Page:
Congresswoman Schakowsky Votes For, House Passes Paycheck Fairness Act

March 27, 2019
Press Release

Congresswoman Schakowsky Votes For, House Passes Paycheck Fairness Act

WASHINGTON,DC - Today, Congresswoman Jan Schakowsky, a Senior Chief Deputy Whip and Vice Chair of the Democracy Reform Task Force, issued the following statement on passage of H.R. 7, The Paycheck Fairness Act, which strengthens and closes loopholes in the 1963 Equal Pay Act and provides effective remedies for women who are not being paid equal pay for equal work:

“The gender pay gap in the United States is flat-out unacceptable. We need equal pay in the United States, and we need it now,” said Congresswoman Schakowsky. “Today, House Democrats led the charge in passing The Paycheck Fairness Act, which builds on the progress of the Equal Pay Act of 1963 to remedy many of the discriminatory practices that employers use to pay women less. I celebrate the businesses throughout Illinois and around that country that pay women the same amount as men for equal work. Unequal paychecks hold American women, families, and our economy back and we must make the wage gap a thing of the past. This bill, along with the support of unions and guaranteeing the right to organize, will be the driving force in ending the gender wage gap.”

This legislation seeks to close the stark gender pay gap that exists in the United States today. The bill has been introduced every Congress since 1997 and passed the House of Representatives for the third time today with the support of all Democrats and 7 Republicans.

Next Tuesday, April 2 will mark Equal Pay Day, the date on which the average white woman finally catches up to the yearly salary her male counterpart earned the year before. The wage gap is even larger for women of color with African American women on average earning only 61 cents, Latinas on average earning only 53 cents and Native Hawaiian and Pacific Islander women earning only 62 cents for every dollar paid to white, non-Hispanic men. Full-time working women still earn just 80 cents, on average, for every dollar a man earns, amounting to a yearly gap of $10,169 between full-time working men and women. The National Partnership for Women and Families has calculated what $10,169 could mean for a median family in America: ten additional months of rent or fourteen more months of child care.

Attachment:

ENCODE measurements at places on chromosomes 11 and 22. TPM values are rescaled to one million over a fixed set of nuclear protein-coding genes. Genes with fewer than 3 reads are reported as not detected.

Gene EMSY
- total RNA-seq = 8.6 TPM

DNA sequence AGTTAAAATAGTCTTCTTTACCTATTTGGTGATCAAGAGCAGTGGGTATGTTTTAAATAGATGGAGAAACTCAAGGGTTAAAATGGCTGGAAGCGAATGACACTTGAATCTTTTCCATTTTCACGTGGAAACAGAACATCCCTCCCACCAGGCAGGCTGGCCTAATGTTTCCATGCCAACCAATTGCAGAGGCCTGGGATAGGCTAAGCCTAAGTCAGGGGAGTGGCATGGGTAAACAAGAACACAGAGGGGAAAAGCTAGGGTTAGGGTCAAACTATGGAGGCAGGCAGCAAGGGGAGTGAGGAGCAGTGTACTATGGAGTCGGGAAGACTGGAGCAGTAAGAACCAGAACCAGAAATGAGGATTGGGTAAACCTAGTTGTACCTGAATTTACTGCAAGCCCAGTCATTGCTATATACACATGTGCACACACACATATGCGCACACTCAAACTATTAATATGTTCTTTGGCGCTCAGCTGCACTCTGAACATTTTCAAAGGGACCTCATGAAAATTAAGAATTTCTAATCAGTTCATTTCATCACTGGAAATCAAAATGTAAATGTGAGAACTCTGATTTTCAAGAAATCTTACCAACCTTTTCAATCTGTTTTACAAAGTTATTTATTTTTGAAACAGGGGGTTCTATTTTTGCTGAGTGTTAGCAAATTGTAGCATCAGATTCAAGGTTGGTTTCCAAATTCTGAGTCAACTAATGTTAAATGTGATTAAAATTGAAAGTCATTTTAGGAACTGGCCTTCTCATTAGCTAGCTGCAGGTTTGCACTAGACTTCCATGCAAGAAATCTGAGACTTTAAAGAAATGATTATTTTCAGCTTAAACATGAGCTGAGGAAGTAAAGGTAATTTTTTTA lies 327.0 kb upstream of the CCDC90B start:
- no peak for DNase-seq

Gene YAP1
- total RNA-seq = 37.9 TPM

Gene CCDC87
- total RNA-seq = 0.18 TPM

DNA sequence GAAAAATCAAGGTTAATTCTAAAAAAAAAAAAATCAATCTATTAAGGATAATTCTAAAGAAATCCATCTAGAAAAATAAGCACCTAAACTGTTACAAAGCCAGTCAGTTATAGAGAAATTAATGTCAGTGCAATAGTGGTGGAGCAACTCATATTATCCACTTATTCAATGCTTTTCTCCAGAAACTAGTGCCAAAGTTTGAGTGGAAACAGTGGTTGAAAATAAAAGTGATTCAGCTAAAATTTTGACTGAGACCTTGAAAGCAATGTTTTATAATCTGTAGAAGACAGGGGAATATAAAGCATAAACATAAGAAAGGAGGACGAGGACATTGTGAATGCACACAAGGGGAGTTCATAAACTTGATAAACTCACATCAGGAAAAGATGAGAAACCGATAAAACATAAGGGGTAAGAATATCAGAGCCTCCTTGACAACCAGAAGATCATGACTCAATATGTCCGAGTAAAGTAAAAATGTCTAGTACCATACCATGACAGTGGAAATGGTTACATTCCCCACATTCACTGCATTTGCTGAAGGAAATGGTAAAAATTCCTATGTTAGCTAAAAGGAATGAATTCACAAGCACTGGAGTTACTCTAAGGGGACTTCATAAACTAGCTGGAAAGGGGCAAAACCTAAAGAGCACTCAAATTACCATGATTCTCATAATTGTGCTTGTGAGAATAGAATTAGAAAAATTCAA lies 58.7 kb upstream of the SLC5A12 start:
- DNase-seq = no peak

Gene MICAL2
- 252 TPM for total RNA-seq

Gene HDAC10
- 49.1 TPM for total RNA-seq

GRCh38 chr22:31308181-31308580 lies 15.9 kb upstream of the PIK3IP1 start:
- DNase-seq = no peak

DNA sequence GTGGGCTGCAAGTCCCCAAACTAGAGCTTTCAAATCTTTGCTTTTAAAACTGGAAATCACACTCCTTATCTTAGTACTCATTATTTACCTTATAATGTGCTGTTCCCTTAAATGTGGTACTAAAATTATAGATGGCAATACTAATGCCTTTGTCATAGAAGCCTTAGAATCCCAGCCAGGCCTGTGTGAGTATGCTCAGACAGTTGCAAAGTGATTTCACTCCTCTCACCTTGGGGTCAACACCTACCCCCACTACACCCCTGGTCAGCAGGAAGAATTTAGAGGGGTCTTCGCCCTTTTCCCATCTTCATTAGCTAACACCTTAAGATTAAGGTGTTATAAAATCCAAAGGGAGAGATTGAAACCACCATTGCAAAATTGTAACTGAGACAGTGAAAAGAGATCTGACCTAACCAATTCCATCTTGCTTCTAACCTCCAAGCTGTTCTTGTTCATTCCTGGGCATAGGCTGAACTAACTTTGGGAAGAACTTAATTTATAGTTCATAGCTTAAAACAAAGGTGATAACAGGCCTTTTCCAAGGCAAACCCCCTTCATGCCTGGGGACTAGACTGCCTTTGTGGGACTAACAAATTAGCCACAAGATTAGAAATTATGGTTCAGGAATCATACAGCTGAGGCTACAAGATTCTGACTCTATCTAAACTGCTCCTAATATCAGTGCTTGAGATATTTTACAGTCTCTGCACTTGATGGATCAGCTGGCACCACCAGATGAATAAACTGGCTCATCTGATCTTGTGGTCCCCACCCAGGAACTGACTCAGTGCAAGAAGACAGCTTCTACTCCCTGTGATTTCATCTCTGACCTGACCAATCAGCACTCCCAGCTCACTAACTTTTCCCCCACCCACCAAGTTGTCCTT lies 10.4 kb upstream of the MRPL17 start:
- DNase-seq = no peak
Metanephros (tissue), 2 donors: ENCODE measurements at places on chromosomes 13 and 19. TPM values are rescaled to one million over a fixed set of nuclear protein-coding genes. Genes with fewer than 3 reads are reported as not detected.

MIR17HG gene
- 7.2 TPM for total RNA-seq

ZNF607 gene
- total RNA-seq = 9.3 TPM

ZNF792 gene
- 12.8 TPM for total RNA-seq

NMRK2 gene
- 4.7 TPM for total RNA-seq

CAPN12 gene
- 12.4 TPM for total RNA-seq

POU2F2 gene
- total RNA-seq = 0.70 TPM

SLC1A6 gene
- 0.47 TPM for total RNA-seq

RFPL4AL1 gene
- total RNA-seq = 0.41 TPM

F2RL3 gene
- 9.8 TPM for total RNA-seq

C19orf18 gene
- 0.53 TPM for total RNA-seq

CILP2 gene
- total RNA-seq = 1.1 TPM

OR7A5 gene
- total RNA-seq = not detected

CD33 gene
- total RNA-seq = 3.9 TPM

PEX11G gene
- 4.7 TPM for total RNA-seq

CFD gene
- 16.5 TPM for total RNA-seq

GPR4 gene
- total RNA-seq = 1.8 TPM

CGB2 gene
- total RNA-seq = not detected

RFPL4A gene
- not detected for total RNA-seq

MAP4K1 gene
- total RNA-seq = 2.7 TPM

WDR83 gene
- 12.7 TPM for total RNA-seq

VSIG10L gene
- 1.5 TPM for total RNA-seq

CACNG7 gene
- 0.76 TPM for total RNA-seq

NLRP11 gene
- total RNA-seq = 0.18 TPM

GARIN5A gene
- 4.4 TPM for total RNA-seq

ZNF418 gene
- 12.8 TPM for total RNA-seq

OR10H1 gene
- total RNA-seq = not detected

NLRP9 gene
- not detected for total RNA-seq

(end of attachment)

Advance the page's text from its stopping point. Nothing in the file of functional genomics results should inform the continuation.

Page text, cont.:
Key provisions of the Paycheck Fairness Act include:

  • Requiringemployers to prove that pay disparities exist for legitimate, job-related reasons.  In doing so, it ensures that employers who try to justify paying a man more than a woman for the same job must show the disparity is not sex-based, but job-related and necessary.
  • Banning retaliation against workers who voluntarily discuss or disclose their wages.
  • Ensures women can receive the same robust remedies for sex-based pay discrimination that are currently available to those subjected to discrimination based on race and ethnicity.
  • Providing assistance to all businesses to help them with their equal pay practices, recognizes excellence in pay practices by businesses, and empowers women and girls by creating a negotiation skills training program.
  • Prohibitingemployers from relying on salary history in determining future pay, so that pay discrimination does not follow women from job to job.